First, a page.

The classical user-story describes a desired feature from the point of view of a user. It is very synthetic in view of the 3 C: stories are written on a Card, they are the promise for a Conversation (an interactive exchange with users), and they are completed with a Confirmation (criteria for checking that expectations are met).
With this in mind, user stories only tells who needs what feature for which purpose:
As a doctor, I want to prescribe medication so that patients get the right dose
But it's hardly sufficient to produce useful software. It's only a reminder that you have to talk to a doctor about the medication prescription and clarify how the software could best help to achieve this goal. That discussion -- the direct interaction with the user to understand the needs -- is the real key to success with user-stories. The story template is just a mean to this end.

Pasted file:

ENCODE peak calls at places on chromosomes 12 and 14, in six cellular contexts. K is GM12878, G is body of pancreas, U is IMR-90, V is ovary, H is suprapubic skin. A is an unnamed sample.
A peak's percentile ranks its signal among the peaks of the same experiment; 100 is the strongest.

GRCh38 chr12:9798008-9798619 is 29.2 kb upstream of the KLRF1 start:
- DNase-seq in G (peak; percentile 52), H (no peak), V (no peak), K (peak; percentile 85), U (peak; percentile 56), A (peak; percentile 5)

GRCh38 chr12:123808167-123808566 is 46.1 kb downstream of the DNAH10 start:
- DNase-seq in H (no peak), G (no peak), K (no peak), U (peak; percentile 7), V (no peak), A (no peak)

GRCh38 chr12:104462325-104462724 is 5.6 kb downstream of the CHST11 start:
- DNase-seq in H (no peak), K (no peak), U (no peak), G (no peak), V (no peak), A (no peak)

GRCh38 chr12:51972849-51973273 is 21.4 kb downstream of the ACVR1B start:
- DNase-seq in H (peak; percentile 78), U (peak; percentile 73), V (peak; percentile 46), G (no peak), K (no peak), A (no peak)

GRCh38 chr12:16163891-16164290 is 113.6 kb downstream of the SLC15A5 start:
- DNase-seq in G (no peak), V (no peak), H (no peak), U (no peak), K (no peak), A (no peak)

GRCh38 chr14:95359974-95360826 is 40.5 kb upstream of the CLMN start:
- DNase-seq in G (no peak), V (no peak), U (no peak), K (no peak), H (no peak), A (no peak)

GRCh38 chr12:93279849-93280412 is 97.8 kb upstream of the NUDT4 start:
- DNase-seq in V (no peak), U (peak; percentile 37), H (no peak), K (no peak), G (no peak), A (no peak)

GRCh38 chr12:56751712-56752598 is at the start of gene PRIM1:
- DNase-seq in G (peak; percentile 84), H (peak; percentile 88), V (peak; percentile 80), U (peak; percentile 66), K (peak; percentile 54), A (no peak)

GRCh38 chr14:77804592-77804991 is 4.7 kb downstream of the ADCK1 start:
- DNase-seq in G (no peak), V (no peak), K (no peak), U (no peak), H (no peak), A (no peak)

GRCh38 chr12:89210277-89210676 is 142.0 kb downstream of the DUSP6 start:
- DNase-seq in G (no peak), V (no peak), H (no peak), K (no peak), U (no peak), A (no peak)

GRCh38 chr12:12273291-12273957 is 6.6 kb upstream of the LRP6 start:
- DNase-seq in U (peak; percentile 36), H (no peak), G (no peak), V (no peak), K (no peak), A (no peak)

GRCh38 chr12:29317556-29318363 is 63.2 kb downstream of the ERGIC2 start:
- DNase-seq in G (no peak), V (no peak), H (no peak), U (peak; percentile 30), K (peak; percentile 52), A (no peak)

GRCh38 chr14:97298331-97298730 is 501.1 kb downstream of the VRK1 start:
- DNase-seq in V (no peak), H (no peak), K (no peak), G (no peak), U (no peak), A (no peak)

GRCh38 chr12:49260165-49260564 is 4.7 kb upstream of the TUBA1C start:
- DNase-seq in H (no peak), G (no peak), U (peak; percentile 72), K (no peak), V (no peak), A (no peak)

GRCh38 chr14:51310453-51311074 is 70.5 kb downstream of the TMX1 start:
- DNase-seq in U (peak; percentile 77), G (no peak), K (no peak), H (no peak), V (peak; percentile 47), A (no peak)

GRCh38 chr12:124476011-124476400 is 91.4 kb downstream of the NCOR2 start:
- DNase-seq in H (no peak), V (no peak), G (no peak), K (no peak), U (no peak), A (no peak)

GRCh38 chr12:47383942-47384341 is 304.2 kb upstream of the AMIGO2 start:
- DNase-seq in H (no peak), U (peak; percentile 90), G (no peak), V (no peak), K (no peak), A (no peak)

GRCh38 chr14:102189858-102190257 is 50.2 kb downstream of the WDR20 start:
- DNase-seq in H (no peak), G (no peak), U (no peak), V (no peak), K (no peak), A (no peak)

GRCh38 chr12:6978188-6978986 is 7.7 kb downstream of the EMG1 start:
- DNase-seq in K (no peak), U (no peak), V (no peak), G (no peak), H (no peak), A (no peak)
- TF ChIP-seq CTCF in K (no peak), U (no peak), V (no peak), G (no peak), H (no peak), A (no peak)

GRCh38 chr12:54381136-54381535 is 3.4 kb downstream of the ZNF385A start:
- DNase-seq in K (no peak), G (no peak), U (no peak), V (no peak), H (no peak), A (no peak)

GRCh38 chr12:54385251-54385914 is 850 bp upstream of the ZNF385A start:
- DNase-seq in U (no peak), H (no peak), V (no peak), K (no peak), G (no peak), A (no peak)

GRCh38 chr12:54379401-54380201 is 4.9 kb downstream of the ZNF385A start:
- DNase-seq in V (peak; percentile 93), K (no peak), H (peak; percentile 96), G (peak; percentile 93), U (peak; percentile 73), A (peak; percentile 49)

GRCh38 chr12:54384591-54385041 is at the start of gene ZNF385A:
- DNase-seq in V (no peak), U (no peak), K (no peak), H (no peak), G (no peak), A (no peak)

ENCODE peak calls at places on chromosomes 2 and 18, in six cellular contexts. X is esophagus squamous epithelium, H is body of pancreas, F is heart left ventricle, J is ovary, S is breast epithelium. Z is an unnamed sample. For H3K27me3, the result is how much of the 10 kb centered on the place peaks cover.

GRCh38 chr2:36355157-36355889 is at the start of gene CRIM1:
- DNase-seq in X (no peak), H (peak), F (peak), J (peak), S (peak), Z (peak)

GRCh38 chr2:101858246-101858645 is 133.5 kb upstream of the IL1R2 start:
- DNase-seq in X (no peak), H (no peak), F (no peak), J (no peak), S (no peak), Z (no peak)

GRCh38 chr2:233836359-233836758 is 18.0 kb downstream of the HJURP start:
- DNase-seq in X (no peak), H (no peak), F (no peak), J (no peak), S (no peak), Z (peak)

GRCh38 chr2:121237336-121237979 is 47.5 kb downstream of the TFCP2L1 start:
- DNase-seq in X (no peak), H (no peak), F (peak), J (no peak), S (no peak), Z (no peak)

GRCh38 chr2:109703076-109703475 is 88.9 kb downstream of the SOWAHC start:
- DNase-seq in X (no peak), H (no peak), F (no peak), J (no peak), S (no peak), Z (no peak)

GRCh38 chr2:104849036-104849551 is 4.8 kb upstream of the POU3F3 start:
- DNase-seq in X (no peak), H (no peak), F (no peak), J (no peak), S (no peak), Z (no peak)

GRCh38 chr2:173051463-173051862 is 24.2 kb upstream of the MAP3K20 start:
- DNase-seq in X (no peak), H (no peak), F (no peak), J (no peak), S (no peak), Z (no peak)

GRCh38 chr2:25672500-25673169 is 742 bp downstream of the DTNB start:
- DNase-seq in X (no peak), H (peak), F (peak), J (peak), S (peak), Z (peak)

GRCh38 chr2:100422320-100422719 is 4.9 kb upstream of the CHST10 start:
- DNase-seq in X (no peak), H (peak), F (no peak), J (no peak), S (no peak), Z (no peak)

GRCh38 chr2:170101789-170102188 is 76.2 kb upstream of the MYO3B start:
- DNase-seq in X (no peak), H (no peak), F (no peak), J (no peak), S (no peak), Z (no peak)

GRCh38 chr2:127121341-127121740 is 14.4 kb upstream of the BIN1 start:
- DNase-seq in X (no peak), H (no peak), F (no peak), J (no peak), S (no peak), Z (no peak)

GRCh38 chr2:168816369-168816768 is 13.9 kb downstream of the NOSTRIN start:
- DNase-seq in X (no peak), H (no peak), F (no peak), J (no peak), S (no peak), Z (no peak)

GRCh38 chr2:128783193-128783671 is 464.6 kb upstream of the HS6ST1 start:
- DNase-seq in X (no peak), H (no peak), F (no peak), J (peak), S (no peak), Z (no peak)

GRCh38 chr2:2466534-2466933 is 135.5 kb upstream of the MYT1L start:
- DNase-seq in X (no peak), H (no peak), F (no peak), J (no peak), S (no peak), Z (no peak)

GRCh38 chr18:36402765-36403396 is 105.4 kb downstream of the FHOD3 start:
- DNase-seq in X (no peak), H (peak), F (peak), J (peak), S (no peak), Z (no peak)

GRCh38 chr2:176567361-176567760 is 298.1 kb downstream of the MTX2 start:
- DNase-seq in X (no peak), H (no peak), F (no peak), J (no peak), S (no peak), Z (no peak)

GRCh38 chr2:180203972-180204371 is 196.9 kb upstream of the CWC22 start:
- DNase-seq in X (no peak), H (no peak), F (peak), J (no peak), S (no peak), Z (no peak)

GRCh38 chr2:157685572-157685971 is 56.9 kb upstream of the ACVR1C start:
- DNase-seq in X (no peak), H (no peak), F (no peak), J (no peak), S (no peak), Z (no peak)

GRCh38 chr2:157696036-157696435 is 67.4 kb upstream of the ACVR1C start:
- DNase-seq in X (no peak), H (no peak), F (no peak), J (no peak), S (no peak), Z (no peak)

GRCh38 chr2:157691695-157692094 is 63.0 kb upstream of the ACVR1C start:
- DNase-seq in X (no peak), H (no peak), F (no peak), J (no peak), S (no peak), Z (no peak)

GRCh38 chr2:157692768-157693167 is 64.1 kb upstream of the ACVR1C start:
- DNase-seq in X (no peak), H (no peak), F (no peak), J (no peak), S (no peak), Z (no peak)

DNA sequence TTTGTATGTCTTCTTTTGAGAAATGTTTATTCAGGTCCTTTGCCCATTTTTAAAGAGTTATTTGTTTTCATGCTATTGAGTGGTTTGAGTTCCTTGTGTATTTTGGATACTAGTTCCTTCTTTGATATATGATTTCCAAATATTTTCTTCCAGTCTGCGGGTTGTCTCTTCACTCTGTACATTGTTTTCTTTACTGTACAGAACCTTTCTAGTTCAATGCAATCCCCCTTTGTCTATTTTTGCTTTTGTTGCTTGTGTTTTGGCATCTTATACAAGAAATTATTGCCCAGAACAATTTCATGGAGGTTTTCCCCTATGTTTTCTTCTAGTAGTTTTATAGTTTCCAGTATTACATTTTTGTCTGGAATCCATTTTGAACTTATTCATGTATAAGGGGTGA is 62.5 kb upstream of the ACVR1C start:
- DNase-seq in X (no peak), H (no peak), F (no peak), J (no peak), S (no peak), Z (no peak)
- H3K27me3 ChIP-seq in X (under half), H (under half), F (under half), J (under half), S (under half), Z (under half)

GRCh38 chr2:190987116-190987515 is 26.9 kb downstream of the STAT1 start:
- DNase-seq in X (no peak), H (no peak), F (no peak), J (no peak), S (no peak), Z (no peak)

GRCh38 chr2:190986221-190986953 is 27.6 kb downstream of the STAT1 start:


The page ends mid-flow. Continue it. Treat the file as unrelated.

The textual narrative is story telling. It's the outcome of the discussion with the user, if captured/written down. It is very useful, because the doctor can project herself in the future and imagine how it could work with the software, and the team can understand what is to be delivered with the relevant details. It is vital to tell this story with a focus on what should/could be, and not on what was until now.
The task-based presentation is a further decomposition of the narrative into key parts, that provide the more precise description of the feature along with expectations that the software shall meet.